April 15, Accepted: May 12, Published: May 15, Citation: Int J Ment Health Psychiatry 1:
Whatever the purported underlying psychological structures, the cluster of symptoms and behaviour associated with borderline personality were becoming more widely recognised, and included striking fluctuations from periods of confidence to times of absolute despair, markedly unstable self-image, rapid changes in mood, with fears of abandonment and rejection, and a strong tendency towards suicidal thinking and self-harm.
Transient psychotic symptoms, including brief delusions and hallucinations, may also be present. The characteristics that now define borderline personality disorder were described by Gunderson and Kolb in and have since been incorporated into contemporary psychiatric classifications see Section 2.
An overlap with psychotic disorders can also be considerable. In extreme cases people can experience both visual and auditory hallucinations and clear delusions, but these are usually brief and linked to times of extreme emotional instability, and thereby can be distinguished from the core symptoms of schizophrenia and other related disorders Links et al.
Because of this considerable overlap with other disorders, many have suggested that borderline personality disorder should not be classified as a personality disorder; rather it should be classified with the mood disorders or with disorders of identity.
Despite these concerns, borderline personality disorder is a more uniform category than other personality disorders and is probably the most widely researched of the personality disorders.
While some people with borderline personality disorder come from stable and caring families, deprivation and instability in relationships are likely to promote borderline personality development and should be the focus of preventive strategies.
The course of borderline personality disorder is very variable. Most people show symptoms in late adolescence or early adult life, although some may not come to the attention of psychiatric services until much later. It is not known to what extent this is a consequence of treatment — evidence suggests that a significant proportion of improvement is spontaneous and accompanied by greater maturity and self-reflection.
There is some controversy over the possible age of onset of borderline personality disorder. Many believe that it cannot, or perhaps should not, be diagnosed in people under 18 years of age while the personality is still forming although diagnosis is possible in the Diagnostic and Statistical Manual of Mental Disorders, 4th edition [ DSM-IV ; APA, ] based on the same criteria as adults with additional caveats.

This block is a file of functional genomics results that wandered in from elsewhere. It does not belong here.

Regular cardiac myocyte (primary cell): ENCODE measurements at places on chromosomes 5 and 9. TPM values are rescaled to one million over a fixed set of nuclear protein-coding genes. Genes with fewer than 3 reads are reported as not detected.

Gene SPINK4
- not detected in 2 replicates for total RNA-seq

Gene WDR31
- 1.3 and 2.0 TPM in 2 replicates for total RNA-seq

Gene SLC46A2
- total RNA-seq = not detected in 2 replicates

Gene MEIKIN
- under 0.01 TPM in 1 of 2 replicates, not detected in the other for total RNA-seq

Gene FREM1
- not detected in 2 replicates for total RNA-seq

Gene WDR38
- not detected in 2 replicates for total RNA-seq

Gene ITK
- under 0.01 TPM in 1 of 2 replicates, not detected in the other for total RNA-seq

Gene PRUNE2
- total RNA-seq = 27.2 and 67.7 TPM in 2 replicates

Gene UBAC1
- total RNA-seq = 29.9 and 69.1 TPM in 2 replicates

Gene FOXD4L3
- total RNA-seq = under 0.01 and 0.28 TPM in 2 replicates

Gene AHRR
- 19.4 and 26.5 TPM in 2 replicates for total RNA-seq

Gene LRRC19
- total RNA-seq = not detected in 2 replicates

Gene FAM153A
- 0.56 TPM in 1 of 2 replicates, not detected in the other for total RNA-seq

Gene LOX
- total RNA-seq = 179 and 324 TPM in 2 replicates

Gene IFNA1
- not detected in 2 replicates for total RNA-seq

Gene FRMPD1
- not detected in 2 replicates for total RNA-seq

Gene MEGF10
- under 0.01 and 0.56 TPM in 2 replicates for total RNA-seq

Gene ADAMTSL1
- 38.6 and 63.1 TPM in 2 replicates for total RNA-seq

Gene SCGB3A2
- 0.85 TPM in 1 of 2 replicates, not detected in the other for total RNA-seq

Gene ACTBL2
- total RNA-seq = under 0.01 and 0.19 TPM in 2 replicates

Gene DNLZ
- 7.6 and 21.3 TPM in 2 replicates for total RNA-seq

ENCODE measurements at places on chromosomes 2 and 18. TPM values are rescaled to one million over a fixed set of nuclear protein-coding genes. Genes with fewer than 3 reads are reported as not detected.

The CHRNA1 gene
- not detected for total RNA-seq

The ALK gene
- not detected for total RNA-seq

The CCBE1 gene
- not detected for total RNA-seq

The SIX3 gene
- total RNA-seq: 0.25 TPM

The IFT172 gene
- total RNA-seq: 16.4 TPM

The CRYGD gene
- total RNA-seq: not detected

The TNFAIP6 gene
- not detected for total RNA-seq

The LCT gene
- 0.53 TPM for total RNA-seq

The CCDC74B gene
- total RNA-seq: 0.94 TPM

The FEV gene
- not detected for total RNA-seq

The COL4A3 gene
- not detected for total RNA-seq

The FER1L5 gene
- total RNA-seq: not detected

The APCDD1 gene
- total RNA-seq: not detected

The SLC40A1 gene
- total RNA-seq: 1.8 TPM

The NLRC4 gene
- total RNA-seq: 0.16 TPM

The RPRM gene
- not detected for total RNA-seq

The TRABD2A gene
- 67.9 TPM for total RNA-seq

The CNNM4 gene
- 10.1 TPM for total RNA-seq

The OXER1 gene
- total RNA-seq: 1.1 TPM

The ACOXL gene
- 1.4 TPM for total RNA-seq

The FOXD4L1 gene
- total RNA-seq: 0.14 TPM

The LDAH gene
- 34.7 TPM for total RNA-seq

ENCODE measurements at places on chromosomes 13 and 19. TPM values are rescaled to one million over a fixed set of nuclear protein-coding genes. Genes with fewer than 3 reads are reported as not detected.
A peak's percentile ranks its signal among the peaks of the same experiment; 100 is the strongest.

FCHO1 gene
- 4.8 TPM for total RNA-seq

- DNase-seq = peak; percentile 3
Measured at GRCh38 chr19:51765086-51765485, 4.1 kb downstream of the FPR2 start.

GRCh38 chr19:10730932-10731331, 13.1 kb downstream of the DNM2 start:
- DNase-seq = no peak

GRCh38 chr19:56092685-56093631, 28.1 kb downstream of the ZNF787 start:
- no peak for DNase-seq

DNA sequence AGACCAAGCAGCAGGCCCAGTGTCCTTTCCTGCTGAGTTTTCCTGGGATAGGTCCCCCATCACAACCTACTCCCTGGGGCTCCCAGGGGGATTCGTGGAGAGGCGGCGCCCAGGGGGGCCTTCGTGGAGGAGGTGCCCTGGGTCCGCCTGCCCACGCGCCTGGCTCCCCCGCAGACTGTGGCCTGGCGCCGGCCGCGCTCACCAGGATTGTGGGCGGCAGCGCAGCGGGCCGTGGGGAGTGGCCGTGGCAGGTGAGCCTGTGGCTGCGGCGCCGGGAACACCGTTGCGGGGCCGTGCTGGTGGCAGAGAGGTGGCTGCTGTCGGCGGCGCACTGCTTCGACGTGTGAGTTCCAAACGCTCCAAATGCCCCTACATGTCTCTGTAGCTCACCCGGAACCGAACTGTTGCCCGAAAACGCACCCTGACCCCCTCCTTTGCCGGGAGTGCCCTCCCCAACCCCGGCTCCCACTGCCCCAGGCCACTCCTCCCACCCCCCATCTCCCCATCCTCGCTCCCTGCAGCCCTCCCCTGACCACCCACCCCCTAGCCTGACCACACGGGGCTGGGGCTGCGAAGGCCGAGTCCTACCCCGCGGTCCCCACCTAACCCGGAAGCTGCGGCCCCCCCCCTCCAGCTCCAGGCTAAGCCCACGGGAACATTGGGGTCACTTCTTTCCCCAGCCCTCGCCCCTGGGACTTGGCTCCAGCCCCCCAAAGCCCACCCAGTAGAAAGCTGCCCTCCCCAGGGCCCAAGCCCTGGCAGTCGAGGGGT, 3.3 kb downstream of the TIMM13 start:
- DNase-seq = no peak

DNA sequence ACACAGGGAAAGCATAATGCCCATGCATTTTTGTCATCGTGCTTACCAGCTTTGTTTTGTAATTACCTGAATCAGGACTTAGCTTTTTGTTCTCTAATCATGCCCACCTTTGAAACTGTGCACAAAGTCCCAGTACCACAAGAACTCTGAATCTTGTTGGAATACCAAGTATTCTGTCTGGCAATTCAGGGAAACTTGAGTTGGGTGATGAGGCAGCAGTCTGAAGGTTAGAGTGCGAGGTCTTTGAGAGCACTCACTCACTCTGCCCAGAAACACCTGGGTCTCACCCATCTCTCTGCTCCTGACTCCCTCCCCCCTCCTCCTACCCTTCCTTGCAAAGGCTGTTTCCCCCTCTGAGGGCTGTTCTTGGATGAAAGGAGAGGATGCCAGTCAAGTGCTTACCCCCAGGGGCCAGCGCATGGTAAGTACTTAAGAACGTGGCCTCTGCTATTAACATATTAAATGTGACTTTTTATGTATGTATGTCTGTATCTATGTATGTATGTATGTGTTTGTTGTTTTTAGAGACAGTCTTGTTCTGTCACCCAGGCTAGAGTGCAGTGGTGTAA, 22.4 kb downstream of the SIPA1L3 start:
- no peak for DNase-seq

Nevertheless, borderline symptoms and characteristics are often identifiable at a much earlier age, and sometimes early in adolescence Bradley et al. More attention is now being paid to its early manifestations in adolescent groups see Section 2. Borderline personality disorder is associated with significant impairment, especially in relation to the capacity to sustain stable relationships as a result of personal and emotional instability.
For many the severity of symptoms and behaviours that characterise borderline personality disorder correlate with the severity of personal, social and occupational impairments.
However, this is not always the case, and some people with what appears to be, in other ways, marked borderline personality disorder may be able to function at very high levels in their careers Stone, Many, but not all, people with borderline personality disorder recurrently harm themselves, usually to provide relief from intolerable distress, which for many can lead to significant physical impairment and disability.
Although the prognosis of borderline personality disorder is relatively good, with most people not meeting the criteria for diagnosis after 5 years, it is important to note that a minority of people have persistent symptoms until late in life. Recurrent self-harm may occasionally be a problem in the elderly and the possibility that this may be because of borderline personality disorder should be considered in such circumstances.
However, the prevalence of the condition in the elderly is much lower than in the young and one of the encouraging features about remission from the condition is that it is much less often followed by relapse than is the case with most other psychiatric disorders.
Comorbidities Borderline personality disorder is a heterogeneous condition and its symptoms overlap considerably with depressive, schizophrenic, impulsive, dissociative and identity disorders. This overlap is also linked to comorbidity and in clinical practice it is sometimes difficult to determine if the presenting symptoms are those of borderline personality disorder or a related comorbid condition.